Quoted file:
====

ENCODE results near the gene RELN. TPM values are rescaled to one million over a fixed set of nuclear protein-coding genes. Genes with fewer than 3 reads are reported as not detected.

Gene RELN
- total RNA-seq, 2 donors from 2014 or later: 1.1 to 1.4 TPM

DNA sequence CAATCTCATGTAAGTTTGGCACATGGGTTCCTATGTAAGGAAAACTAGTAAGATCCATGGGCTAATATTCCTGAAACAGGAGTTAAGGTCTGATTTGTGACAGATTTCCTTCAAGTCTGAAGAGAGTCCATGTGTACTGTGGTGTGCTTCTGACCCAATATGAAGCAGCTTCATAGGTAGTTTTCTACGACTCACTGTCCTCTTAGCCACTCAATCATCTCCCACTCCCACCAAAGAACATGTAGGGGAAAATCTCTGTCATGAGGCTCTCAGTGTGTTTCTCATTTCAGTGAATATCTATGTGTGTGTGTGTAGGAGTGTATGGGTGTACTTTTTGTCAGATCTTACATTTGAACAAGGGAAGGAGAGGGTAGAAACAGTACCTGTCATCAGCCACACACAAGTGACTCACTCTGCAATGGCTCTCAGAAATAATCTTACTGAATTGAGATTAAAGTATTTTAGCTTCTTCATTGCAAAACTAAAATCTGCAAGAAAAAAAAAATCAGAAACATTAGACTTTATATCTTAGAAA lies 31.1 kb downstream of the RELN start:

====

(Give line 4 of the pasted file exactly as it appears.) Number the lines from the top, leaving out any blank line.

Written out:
DNA sequence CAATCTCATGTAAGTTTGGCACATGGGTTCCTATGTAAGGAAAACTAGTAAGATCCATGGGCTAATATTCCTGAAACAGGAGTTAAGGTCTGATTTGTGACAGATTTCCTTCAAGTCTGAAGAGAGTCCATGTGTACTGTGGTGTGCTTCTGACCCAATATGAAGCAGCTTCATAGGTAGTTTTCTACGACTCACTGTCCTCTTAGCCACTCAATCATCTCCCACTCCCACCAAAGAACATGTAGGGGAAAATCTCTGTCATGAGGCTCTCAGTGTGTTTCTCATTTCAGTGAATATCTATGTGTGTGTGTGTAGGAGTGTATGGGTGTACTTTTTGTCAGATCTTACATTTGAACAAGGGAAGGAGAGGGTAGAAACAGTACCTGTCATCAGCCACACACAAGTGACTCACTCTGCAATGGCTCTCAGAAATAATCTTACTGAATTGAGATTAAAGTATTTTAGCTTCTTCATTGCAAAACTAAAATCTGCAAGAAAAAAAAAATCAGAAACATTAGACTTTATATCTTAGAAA lies 31.1 kb downstream of the RELN start: